For over three decades, Kevin Detrick, owner and president of Sparkle Car Wash as well as Innovative Control Systems Inc. (ICS), has been committed to making the process of washing cars better, including enhancing the coveted customer experience.
At just 17 years old, Detrick, along with a business partner, his mother, purchased his first carwash — a then abandoned carwash — at 1070 Congdon Ave., Stroudsburg, Pennsylvania.
Today, Sparkle Car Wash in Stroudsburg, which is still owned and operated by the same mother-son duo, is well-established in the community. Opened in 1981, the Detricks’ business, originally a full-serve carwash site now flex-serve, has changed in response to demand and a desire to increase customer satisfaction.
“In Stroudsburg,”explains Detrick, “we are in a geographically large county, with only 168,000 people, and we wash about 190,000 cars per year.” With vast professional carwashing experience, including on the control, payment and management equipment product development side, Detrick’s two carwash locations feature three different wash formats — self-serve, flex-serve and express exterior — and these carwashes are looking to offer an exceptional service to ensure customer loyalty and repeat business.
Life in the fast lane
Although the original Sparkle Car Wash location functioned as a full service carwash for over two decades, Detrick and his team actually helped to pioneer a new wash format at the turn of the century: express exterior.
In 2001, says Detrick, his company worked with Benny’s Carwash in Baton Rouge, Louisiana, to develop the industry-changing model. “Benny’s is the one who came to us and said, ‘This is the business model that we want to adopt,’” recalls Detrick. “So, of course, Benny’s gets the credit for originating the concept and, fortunately, he brought us in, and we developed the technology to start the model.”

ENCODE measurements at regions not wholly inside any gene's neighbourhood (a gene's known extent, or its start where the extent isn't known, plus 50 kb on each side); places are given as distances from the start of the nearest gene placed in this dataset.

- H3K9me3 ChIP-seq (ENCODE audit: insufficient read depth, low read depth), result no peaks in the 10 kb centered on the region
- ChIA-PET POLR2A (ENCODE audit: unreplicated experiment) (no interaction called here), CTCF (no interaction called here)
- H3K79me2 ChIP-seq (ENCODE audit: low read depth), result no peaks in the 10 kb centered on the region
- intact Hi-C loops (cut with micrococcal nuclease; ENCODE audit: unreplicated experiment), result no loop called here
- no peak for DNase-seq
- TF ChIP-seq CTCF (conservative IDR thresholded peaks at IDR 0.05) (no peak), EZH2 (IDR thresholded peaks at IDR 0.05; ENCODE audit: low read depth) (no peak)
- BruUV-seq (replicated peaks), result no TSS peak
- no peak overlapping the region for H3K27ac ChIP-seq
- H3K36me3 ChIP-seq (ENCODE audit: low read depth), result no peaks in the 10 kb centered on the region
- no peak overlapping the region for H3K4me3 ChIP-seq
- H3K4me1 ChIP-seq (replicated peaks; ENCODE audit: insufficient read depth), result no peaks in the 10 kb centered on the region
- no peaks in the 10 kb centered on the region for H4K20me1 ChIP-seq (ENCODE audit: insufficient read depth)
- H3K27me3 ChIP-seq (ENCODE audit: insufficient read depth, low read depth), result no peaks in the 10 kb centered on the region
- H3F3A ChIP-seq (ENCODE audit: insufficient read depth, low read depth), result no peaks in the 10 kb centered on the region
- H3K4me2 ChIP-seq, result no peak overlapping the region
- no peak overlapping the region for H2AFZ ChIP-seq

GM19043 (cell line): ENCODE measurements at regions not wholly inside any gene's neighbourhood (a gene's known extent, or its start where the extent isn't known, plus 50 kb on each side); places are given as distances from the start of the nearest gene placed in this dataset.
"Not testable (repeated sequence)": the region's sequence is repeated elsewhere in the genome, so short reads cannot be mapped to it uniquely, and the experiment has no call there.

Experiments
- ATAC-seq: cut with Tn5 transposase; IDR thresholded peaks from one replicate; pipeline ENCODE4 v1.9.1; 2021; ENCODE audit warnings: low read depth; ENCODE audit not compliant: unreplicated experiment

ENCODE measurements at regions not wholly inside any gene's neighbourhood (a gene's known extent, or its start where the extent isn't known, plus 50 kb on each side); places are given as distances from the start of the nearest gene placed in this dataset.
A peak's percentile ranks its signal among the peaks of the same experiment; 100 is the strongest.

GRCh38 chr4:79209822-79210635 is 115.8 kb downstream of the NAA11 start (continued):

And, it’s a wash format that Detrick has since applied to his second Sparkle Car Wash location in Easton, Pennsylvania. Situated just behind a well-known c-store chain and just off Route 248, the new carwash leverages traffic from a local mall that serves as a destination location for the community.
However, perfecting the new wash process for this second Sparkle Car Wash site, including the implementation of new technologies, was a decade-long study, which took place in Stroudsburg.
“Stroudsburg functioned as a 10-year experiment, testing and working on new concepts,” says Detrick. “And, once we were satisfied, we decided to build the Easton location from the ground up.”
Focused on the customer experience, the new express exterior location, which opened in March 2016 and currently competes with three other express exterior carwashes in the area, features 16 free vacuums and maintains a healthy club membership program. “At peak times, we’ll wash over 115 cars an hour,” notes Detrick.
Through automation and focusing on the wash process with such fine detail, both Sparkle Car Wash locations are thriving by understanding the customer’s anxiety points and knowing what it takes to create loyalty.
According to Detrick, his carwashes have adapted an approach to carwashing known as “washnetics.” But, to understand washnetics, which is a concept Detrick has trademarked, you must first understand “autonetics.” Autonetics is the science of the use and development of automated devices used for control and guidance. “Washnetics,” educates Detrick, “is the application of autonetics to carwash equipment.”
Sparkle Car Wash equipment is infused with washnetics at critical points in the wash process, including at the wraps, hydraulics, high pressure equipment and chemical application. Unknown to the customer while he or she goes through the tunnel, the wash uses this technology to provide a consistent, quality wash by customizing the carwash process for each individual car.
For example, wraps are positioned for the size of each individual car to optimize performance and limit potential damage. Hydraulics set washer and conveyor speeds automatically, and high pressure equipment changes on the fly based on the area of the car. And, chemicals are targeted to the specific size and part of the vehicle.
“Basically, as a car enters the carwash, we are scanning the whole image of it in real-time. We’re targeting the chemistry, the pressure and the washer for the exact shape of the car. Everyone else puts SUV quantity on every car; we’re targeting the chemicals much better, which helps us save money, but it is more important that we’re doing it to provide a much better service to the customer and increase their experiences.”
Any veteran carwash owner and operator knows that the hardest exterior areas of a car to clean are the fronts and the backs. Many carwashes rely on prep workers to service these hard-to-reach areas. However, at Sparkle Car Wash’s conveyor locations, the use of scanning technologies is helping equipment effectively clean these areas of a vehicle.
“We’re automating the equipment to make it contour to the shape and size of the vehicles,” adds Detrick. “This helps us effectively clean the backs and the fronts of vehicles with our wraps as they go through the wash.”